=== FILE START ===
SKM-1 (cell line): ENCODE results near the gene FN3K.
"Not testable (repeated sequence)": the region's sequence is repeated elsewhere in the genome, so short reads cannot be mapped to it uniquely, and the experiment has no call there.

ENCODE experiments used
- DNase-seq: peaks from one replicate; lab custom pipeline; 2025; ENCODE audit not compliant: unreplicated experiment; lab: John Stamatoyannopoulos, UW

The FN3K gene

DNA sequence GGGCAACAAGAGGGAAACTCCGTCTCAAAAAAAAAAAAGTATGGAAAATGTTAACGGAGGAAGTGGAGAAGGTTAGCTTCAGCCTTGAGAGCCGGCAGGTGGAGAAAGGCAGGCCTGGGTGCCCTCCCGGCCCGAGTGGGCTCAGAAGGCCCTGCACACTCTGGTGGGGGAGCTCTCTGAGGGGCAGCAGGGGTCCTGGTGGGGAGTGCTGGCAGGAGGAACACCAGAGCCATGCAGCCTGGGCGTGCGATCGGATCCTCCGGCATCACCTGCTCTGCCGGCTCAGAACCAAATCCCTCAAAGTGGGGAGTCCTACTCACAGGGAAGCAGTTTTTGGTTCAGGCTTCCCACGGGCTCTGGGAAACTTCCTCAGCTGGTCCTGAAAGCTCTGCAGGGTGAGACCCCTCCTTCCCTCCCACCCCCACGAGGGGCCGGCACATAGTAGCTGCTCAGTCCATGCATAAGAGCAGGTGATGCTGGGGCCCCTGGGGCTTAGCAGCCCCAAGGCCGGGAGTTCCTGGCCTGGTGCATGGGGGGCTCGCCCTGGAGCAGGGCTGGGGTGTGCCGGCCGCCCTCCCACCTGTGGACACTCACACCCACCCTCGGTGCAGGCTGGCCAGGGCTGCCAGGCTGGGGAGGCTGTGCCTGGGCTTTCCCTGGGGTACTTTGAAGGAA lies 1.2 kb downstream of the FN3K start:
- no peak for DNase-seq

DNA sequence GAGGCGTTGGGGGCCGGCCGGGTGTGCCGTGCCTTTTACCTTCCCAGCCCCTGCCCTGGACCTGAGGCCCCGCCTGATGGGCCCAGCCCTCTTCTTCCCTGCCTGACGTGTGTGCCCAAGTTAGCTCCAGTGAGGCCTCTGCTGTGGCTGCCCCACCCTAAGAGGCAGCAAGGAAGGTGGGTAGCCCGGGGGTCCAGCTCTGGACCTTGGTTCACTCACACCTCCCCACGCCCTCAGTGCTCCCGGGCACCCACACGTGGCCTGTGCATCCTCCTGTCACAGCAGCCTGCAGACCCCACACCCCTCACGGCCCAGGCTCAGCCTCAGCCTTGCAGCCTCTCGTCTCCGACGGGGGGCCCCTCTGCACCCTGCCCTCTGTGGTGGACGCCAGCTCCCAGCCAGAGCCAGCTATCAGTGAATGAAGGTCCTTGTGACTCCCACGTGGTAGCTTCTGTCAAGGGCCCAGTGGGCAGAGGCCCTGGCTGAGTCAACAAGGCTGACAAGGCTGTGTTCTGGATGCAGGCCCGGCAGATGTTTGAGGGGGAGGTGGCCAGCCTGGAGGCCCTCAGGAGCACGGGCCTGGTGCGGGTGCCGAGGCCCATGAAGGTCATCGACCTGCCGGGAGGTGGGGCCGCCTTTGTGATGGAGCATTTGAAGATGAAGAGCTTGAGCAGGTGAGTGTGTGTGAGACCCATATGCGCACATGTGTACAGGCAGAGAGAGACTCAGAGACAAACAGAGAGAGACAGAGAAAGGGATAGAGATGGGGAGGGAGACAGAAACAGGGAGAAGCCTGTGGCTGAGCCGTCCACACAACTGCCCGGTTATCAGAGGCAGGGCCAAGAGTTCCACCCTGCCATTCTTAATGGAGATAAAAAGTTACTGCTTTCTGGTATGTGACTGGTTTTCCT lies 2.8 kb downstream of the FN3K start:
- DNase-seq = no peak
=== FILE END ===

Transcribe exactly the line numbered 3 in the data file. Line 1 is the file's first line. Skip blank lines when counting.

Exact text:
ENCODE experiments used